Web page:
By Stephen Zubrycky & Anthony Capote, Editors
Sen. Bernie Sanders of Vermont met former Secretary of State Hillary Rodham Clinton for a fierce debate at the Navy Yard in Brooklyn Thursday, marking the last televised debate before New York’s Democratic presidential primary –possibly the last such event of the primary calendar.
The two remaining Democratic candidates debated on a multitude of topics – including gun control, the financial system, racism, and foreign affairs. The debate was the most contentious between the two candidates thus far, and opened with a lively exchange in which Sanders tore into Clinton over her judgment.
“I do question her judgment. I question a judgment that voted for the war in Iraq – the worst foreign policy blunder in the history of this country,” Sanders said.
Clinton retorted by denying Sanders’ claim that he didn’t call her unqualified.
“Senator Sanders did call me unqualified. I’ve been called a lot of things in my life. That was a first,” Clinton responded. “Well, the people of New York voted for me twice to be their senator from New York, and President Obama trusted my judgment enough to ask me to be the Secretary of State of the United States.”
The response summed up Clinton’s strategy for the evening: wrap herself tightly around the legacy of President Barack Obama, and emphasize her career as a hometown politician in New York, even telling C.N.N. moderator Dana Bash “Dana, you know, I love being in Brooklyn.”
Throughout the two-hour debate, Clinton said Obama’s name 18 times, compared to Sanders’ three times.
The candidates also entered a particularly sharp exchange over guns, with Clinton firing on Sanders for his votes against the Brady Bill. Sanders charged back, touting his D-minus voting record with the National Rifle Association.
Sanders also challenged Clinton on her relationship with Wall Street. Clinton charged back and challenged Sanders to release his tax documents in return.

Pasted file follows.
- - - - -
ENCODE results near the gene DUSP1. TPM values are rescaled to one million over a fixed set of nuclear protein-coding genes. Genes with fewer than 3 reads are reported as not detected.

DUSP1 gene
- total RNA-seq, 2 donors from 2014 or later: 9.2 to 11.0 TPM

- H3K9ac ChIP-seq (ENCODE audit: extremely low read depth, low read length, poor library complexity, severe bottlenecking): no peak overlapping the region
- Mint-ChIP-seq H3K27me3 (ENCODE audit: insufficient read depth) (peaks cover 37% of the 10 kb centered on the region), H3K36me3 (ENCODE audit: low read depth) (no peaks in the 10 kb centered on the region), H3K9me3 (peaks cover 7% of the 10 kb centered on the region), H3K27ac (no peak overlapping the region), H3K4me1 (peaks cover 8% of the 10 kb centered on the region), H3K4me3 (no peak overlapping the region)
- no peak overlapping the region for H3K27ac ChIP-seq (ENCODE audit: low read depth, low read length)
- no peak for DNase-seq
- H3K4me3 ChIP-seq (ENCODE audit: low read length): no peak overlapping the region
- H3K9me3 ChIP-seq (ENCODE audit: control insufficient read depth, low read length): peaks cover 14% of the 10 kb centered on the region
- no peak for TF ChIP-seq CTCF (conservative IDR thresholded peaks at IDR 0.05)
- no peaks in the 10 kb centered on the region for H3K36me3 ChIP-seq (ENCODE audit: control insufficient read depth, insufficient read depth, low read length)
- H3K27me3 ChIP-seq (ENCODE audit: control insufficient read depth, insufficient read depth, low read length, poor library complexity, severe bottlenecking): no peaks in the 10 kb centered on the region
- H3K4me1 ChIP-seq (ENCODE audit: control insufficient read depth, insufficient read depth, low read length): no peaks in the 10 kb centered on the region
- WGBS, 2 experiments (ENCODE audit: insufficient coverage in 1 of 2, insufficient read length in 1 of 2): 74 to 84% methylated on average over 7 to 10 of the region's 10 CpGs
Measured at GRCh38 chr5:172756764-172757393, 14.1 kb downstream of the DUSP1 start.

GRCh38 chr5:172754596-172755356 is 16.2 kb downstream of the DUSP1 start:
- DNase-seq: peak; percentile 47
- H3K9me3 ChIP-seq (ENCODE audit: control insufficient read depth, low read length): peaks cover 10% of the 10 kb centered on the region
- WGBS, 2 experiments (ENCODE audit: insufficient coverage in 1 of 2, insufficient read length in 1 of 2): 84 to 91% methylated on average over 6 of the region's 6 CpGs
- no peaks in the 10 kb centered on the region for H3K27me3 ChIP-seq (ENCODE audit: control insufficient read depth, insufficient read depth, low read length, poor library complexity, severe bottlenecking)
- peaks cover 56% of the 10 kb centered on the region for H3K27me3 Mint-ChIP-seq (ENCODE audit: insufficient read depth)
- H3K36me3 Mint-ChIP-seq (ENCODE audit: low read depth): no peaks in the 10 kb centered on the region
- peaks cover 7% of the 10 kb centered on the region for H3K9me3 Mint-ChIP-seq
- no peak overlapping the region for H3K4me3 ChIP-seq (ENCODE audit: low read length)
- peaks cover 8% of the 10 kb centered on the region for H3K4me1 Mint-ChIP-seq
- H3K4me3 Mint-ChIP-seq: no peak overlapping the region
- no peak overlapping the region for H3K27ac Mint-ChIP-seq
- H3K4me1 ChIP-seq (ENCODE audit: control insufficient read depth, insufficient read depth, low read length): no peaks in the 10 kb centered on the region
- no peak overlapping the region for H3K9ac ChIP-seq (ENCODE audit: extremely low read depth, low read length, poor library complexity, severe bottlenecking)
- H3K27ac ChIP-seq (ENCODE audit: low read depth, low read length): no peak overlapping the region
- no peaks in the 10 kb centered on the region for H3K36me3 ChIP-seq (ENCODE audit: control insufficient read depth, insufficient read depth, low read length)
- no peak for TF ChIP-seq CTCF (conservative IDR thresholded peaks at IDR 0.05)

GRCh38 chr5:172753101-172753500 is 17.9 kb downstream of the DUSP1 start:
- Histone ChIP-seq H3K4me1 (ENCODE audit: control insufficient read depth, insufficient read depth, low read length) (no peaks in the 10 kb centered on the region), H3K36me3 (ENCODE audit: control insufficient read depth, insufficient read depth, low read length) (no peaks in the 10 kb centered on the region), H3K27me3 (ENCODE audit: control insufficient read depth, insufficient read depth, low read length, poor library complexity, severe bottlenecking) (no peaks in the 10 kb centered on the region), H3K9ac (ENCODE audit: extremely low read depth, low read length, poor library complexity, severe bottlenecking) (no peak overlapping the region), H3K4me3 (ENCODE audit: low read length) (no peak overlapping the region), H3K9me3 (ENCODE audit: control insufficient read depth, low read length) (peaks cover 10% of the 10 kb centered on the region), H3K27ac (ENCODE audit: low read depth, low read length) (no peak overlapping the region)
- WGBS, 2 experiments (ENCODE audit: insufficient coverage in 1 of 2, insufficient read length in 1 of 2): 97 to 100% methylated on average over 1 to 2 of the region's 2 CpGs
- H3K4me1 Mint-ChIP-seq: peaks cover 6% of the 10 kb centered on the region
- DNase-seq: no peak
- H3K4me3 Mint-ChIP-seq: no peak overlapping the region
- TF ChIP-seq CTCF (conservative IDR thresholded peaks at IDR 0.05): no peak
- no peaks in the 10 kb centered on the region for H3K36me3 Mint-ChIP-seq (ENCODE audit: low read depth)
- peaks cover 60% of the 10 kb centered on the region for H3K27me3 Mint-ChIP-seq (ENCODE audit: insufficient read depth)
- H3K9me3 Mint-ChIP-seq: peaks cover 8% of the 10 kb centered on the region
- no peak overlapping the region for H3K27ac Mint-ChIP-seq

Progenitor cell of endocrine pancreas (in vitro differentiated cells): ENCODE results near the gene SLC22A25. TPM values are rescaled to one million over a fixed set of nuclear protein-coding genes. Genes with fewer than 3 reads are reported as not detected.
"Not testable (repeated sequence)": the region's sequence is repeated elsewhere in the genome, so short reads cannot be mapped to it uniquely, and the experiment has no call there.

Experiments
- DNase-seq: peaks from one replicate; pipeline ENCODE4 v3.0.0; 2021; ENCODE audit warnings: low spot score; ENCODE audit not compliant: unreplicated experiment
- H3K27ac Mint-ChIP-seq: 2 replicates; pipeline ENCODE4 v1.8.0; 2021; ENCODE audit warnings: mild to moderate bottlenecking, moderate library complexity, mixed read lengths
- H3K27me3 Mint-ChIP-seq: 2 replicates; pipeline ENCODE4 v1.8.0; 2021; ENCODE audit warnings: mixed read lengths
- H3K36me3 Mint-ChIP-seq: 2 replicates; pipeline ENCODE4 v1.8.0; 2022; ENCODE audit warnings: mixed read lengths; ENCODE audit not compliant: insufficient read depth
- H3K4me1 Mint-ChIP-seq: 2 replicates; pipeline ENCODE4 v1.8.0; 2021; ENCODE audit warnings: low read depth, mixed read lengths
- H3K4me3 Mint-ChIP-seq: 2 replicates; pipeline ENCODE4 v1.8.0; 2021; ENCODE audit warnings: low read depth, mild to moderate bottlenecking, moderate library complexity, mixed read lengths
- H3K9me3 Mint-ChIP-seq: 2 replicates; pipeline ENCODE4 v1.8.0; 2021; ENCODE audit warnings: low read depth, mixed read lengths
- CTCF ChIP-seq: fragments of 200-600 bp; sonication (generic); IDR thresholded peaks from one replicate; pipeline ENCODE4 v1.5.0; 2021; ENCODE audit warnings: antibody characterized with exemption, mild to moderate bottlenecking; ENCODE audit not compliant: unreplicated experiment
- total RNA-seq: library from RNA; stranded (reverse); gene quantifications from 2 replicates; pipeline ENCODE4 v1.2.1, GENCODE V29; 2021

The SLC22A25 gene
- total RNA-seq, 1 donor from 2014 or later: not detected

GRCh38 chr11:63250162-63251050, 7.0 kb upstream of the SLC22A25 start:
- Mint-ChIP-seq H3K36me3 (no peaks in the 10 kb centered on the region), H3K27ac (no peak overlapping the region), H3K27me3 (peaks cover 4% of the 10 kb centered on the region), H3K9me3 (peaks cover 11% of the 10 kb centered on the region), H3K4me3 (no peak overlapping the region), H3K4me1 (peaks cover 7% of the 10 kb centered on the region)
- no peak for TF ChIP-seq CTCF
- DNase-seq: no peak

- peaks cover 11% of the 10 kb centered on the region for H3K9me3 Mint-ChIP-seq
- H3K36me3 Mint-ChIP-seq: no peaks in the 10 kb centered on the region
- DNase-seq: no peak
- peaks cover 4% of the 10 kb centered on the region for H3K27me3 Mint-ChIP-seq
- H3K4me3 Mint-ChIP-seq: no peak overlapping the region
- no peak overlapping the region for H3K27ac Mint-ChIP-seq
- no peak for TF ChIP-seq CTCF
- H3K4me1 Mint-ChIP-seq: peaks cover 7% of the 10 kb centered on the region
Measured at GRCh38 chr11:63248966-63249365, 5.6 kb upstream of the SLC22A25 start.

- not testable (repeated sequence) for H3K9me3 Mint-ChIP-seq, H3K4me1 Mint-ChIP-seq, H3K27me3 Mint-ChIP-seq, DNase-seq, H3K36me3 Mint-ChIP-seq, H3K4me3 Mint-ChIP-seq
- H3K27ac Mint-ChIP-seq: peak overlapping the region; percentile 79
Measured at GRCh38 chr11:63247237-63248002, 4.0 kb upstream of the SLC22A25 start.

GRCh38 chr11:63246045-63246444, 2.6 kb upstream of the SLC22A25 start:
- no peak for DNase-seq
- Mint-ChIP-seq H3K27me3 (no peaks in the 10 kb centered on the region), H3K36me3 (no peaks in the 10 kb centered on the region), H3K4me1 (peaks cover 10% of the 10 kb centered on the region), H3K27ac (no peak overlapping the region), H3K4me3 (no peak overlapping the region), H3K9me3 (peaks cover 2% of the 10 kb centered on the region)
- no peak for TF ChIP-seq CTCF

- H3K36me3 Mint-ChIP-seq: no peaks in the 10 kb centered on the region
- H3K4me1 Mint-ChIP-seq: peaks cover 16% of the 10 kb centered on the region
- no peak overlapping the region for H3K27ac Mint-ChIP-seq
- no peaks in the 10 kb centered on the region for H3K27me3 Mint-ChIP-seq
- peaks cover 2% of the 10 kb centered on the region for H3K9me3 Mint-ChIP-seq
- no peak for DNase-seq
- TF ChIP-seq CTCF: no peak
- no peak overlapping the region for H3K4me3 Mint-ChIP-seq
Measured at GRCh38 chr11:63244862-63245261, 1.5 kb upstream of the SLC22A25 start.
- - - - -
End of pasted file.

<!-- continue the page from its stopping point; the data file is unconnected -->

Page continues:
“When everybody does it, OK, I will do it, but let’s set and expect the same standard on tax returns. Everybody does it, and then we move forward,” Clinton said.
Sanders responded, “I am going to release all of the transcripts of the speeches that I gave on Wall Street behind closed doors, not for $225,000, not for $2,000, not for two cents. There were no speeches.” Sanders released his 2014 tax returns this past weekend.
Sanders is trying to make up ground in New York, a state where he needs to do well in order to close Clinton’s lead in pledged delegates. Sanders has struggled thus far in large, diverse states. Clinton has triumphed in all of the five largest contests thus far, in Texas, Florida, Illinois, and Ohio. The Sanders camp disagrees, and attributes Clinton’s successes to an age gap, not a racial gap.
“What you’ll see is that our base, with voters of every color, are young voters,” said former C.E.O. of the N.A.A.C.P. Ben Jealous, a Sanders supporter. “The biggest divide amongst voters in the democratic party in this race is not black and white, it’s young versus old.”
But the Sanders camp is still downplaying expectations before New York votes.
“This is her home state. She’s going to do well. Independents can’t participate in the Democratic primary, and that’s the group we’ve done best with,” said Tad Devine, a chief Sanders strategist.
Regardless, both sides came out of the debate finding fault with the other, and declaring victory.
“Sen. Sanders raises some important issues, but it’s not clear to me how he’s going to get some of these issues resolved,” said Rep. Hakeem Jeffries of Brooklyn.
Bronx Borough President Ruben Diaz, Jr. expressed similar concern, saying of Sanders that “I don’t think he has an answer as to how he would dissolve the banks, and what he would replace them with.”
Higher education went unmentioned in the debate for the first 94 minutes, when Sanders brought it up, but there was not a single question on the topic during the debate.
Another topic of discussion that was not mentioned during the debate was New York State’s closed primary, which requires that voters register a full year before the election. The law could bar young voters, who make up Sanders’ primary fan base, from registering and voting him on Tuesday.
D.N.C. Chair Debbie Wasserman-Schultz, who spent much of the evening before the debate talking about voter suppression, had little to say about the law.
“That’s a state law that has been on the books for I don’t know how long,” she said. “That’s not voter suppression, that’s just the rule that’s been in place for a long time.”
Wasserman-Schultz said she was pleased with the overall outcome of the debate.
“Our debate, like the previous eight, focused on the substance,” Wasserman-Schultz said. “We shouldn’t focus so much on the edginess, as we should on the substance, which I’m quite proud of, when it comes to the issues they spoke about.”
She sais that she was proud of the overall tone of the Democratic primary as opposed to their Republican opponents.
“You contrast with the chaos that’s going on the other side, and I think the choice, after each debate, has been more and more clear that the Democratic nominee, regardless of which two of these candidates it will be, will be the forty-fifth president,” Wasserman-Schultz said.